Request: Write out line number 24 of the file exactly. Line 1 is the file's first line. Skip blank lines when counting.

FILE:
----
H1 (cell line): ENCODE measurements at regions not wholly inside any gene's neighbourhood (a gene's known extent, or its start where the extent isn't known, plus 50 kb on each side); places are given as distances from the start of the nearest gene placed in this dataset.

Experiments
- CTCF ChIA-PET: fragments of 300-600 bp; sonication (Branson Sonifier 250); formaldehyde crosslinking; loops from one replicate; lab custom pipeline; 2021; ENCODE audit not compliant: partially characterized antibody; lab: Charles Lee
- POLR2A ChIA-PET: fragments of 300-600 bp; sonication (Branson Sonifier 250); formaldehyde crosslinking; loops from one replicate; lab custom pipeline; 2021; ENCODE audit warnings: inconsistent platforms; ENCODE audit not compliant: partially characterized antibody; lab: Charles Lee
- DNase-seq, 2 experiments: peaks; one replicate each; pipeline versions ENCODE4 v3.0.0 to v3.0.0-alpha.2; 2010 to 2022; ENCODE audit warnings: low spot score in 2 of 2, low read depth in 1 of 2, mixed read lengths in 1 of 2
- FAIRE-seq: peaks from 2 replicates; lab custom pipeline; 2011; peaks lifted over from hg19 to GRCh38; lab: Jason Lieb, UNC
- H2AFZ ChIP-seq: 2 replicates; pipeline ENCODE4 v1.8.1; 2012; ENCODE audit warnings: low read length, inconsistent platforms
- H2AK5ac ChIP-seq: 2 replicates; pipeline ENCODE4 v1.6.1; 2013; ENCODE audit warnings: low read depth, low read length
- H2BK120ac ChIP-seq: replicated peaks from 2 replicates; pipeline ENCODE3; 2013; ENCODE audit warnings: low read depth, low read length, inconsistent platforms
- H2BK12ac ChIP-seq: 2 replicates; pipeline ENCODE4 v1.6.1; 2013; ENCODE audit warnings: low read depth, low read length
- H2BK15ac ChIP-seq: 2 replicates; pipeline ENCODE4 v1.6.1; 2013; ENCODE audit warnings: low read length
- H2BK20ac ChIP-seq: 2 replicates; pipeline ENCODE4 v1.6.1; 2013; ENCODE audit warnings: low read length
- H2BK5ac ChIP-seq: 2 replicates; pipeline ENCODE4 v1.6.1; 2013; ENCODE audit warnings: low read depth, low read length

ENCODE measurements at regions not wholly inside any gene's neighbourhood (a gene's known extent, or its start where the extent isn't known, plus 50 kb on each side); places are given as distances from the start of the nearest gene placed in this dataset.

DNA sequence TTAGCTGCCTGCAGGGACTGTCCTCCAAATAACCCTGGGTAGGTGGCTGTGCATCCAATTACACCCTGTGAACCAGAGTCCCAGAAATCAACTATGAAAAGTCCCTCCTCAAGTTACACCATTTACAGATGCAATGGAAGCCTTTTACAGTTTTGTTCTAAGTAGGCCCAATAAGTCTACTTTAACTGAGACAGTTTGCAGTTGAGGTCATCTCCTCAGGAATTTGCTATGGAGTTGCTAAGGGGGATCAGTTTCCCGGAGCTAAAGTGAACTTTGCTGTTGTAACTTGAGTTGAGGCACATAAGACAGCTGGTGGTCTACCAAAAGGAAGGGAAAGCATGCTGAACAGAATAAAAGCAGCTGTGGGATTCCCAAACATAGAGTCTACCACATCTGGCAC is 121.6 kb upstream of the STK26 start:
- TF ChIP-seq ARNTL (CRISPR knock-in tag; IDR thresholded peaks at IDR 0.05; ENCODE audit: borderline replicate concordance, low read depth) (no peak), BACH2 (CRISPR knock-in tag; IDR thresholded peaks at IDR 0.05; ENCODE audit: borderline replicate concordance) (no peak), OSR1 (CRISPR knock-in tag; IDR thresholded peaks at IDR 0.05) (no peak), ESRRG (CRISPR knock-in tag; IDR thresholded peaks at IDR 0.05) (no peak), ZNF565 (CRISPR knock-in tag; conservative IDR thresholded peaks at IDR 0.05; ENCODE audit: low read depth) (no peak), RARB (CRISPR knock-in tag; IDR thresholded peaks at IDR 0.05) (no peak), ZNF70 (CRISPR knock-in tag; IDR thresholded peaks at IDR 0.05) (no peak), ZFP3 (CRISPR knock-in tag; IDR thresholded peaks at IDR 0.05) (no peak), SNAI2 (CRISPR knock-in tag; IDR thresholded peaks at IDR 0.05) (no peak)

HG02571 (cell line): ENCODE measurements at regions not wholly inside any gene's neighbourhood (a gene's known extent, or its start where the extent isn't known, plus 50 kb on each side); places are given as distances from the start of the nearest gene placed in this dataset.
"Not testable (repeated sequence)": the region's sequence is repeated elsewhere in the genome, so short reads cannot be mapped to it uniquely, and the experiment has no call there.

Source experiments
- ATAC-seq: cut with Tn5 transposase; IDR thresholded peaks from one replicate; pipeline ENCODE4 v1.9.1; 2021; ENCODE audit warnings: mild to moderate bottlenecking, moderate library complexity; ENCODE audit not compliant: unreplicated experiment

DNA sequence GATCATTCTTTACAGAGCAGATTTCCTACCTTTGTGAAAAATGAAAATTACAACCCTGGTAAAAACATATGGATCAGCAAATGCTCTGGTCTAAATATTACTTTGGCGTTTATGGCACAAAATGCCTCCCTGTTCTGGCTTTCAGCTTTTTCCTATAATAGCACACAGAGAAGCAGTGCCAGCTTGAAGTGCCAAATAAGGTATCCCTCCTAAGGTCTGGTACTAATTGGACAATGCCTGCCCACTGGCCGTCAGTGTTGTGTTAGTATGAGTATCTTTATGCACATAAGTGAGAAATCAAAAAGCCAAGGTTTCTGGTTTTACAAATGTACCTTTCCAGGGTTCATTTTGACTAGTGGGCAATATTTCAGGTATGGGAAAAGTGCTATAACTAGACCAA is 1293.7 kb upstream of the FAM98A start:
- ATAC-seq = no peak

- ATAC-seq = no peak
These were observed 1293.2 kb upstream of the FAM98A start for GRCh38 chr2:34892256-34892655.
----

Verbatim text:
These were observed 1293.2 kb upstream of the FAM98A start for GRCh38 chr2:34892256-34892655.